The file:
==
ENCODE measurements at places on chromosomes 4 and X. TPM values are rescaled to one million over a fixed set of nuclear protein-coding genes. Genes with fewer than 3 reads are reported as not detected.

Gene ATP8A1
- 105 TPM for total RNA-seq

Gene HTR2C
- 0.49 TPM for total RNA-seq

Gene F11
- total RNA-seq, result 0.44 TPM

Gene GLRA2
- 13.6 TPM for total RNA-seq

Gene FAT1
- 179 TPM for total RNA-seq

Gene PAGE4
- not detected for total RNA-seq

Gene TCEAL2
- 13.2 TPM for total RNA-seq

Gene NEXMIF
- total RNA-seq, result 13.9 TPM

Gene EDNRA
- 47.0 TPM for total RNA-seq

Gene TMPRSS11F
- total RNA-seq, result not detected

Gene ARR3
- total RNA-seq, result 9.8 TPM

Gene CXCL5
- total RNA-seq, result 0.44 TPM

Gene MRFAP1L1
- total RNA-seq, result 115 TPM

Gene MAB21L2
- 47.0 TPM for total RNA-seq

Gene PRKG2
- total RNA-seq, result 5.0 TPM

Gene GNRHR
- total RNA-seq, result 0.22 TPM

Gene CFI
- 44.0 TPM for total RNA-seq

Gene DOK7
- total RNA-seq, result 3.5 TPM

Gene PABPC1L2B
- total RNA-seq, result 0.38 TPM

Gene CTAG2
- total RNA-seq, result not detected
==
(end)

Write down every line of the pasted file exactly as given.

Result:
ENCODE measurements at places on chromosomes 4 and X. TPM values are rescaled to one million over a fixed set of nuclear protein-coding genes. Genes with fewer than 3 reads are reported as not detected.

Gene ATP8A1
- 105 TPM for total RNA-seq

Gene HTR2C
- 0.49 TPM for total RNA-seq

Gene F11
- total RNA-seq, result 0.44 TPM

Gene GLRA2
- 13.6 TPM for total RNA-seq

Gene FAT1
- 179 TPM for total RNA-seq

Gene PAGE4
- not detected for total RNA-seq

Gene TCEAL2
- 13.2 TPM for total RNA-seq

Gene NEXMIF
- total RNA-seq, result 13.9 TPM

Gene EDNRA
- 47.0 TPM for total RNA-seq

Gene TMPRSS11F
- total RNA-seq, result not detected

Gene ARR3
- total RNA-seq, result 9.8 TPM

Gene CXCL5
- total RNA-seq, result 0.44 TPM

Gene MRFAP1L1
- total RNA-seq, result 115 TPM

Gene MAB21L2
- 47.0 TPM for total RNA-seq

Gene PRKG2
- total RNA-seq, result 5.0 TPM

Gene GNRHR
- total RNA-seq, result 0.22 TPM

Gene CFI
- 44.0 TPM for total RNA-seq

Gene DOK7
- total RNA-seq, result 3.5 TPM

Gene PABPC1L2B
- total RNA-seq, result 0.38 TPM

Gene CTAG2
- total RNA-seq, result not detected